making local government more ethical

Gifts to Officials' Family Members

Many major cities do not prohibit gifts from those seeking special benefits from the city government (restricted sources) to family members of city officials. Such a prohibition may seem a stretch, at least theoretically. How can a government interfere in the gifts given to an official's family members? Consider this situation, from 2011, which recently became public.

According to a recent article in the Washington Post, the CEO of a dietary supplement company seeking to get acceptance of its new supplement in Virginia paid $15,000 in catering costs for the wedding reception of the daughter of Virginia's governor. Three days before the wedding, the governor's wife spoke at a seminar about how the new supplement would be a way to lower health-care costs in Virginia. Three months later, the supplement's launch party was held at the gubernatorial mansion.

The governor says that he didn't even have to disclose the $15,000 gift because it didn't go to him. And yet not a single person in Virginia could possibly believe that the gift was not made to him, and by someone who was seeking (and getting) special benefits for his business. In fact, we all know that the way to get to an official's heart, if not directly benefit her household, is to make a gift to a child or needy sibling or parent.

And yet in a search through local government ethics codes, I found some important jurisdictions with good ethics programs, where gifts to members of an official's immediate family are allowed. Here's what I found:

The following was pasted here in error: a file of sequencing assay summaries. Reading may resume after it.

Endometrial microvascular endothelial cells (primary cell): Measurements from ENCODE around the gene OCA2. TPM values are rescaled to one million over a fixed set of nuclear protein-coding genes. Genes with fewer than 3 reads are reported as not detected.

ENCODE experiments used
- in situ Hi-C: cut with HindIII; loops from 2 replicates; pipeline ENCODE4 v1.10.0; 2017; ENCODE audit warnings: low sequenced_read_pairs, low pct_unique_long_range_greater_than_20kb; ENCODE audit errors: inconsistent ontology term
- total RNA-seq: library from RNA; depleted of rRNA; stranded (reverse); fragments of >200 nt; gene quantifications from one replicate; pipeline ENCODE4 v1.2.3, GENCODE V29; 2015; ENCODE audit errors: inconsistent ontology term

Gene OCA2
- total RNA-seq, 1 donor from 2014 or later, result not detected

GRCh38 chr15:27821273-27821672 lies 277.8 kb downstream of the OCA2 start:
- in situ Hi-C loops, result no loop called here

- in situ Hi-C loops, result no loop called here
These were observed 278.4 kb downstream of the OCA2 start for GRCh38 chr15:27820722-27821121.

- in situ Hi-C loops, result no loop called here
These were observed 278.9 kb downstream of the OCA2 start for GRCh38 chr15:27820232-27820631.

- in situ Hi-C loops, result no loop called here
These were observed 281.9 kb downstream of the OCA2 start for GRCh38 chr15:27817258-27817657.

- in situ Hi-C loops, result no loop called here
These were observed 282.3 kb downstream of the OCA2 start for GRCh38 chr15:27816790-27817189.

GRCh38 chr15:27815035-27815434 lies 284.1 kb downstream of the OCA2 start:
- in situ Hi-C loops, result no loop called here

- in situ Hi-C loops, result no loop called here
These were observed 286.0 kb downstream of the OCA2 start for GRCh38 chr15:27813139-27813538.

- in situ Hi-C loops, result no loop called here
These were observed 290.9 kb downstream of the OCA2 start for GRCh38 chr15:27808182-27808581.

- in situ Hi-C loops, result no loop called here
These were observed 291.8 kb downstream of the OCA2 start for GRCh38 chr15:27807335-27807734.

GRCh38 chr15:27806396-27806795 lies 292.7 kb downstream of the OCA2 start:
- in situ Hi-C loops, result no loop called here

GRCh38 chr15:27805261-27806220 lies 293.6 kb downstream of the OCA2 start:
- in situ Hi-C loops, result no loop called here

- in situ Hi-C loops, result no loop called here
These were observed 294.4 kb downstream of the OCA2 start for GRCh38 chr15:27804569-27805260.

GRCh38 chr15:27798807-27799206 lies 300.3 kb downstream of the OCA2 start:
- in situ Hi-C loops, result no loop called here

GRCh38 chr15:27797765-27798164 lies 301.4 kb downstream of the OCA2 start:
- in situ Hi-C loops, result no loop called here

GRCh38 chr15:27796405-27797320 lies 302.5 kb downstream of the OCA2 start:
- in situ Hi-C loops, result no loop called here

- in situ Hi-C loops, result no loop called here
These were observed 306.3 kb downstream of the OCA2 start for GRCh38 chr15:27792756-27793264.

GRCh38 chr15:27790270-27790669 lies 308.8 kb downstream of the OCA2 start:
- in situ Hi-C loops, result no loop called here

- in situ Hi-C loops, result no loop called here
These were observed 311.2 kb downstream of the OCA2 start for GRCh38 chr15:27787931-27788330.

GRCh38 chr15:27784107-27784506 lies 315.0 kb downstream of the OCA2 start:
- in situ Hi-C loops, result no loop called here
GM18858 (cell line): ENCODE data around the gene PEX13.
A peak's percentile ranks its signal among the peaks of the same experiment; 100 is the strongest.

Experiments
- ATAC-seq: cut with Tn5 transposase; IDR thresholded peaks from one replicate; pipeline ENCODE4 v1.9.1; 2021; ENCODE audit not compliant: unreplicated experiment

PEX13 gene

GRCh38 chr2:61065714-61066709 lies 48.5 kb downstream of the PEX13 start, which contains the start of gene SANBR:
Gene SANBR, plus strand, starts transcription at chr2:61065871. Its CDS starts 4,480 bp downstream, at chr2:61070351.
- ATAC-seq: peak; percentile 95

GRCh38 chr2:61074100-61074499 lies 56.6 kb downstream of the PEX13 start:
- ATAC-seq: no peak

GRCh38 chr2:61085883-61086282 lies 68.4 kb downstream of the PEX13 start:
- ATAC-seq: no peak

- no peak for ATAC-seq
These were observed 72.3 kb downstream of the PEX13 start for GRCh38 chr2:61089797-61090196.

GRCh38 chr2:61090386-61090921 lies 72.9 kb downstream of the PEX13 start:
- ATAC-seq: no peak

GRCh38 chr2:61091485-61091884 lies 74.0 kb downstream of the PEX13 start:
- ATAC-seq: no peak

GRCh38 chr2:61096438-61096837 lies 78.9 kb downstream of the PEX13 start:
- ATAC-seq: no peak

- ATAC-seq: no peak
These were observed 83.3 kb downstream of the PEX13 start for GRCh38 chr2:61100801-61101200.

Atlanta - allowed
Chicago - prohibited
Dallas - allowed
Denver - prohibited
Jacksonville - allowed, unless considered an indirect gift to the official
King County, WA - allowed, unless considered an indirect gift to the official
Los Angeles - allowed
Miami - prohibited
Minneapolis - allowed
New York City - allowed
Palm Beach County - allowed, unless considered an indirect gift to the official
Rhode Island - prohibited
San Diego - allowed
Seattle - allowed
A prohibition on gifts made to an official "indirectly" can be applied to gifts to family members, but it all depends on the ethics commission's interpretation. Such a prohibition may or may not be applied in the wedding gift situation. The gift was effectively a wedding gift to the daughter, and the CEO did have a personal relationship with the family. He could argue that there was no intention to make an indirect gift to the governor, and that the governor did not benefit.

That is why the City Ethics Model Code prohibits both indirect gifts and gifts to family members. Here is the language:
An official or employee, his or her spouse or domestic partner, child or step-child, parent, or member of his or her household, may not solicit nor accept anything of value, directly or indirectly ...
The International Municipal Lawyers Association model code also prohibits gifts to family members of officials.

The cities and states that allow gifts to immediate family members from restricted sources, even if they prohibit indirect gifts, should publicly discuss this wedding case. If people feel that such a gift should be allowed, then they can leave their ethics code as is. If not, the law should be changed. If officials prefer to keep just the term "indirect," it should be made clear that this term covers gifts to family members.

San Antonio has valuable language in its gift provision that ties the official to the acceptance by others of gifts: “A city official or employee shall take reasonable steps to persuade: (1) a parent, spouse, child, or other relative within the second degree of consanguinity or affinity, or (2) an outside business associate not to solicit, accept, or agree to accept any gift or benefit...” (§2-45(d)). This is a useful addition to prohibiting these gifts.

Robert Wechsler
Director of Research, City Ethics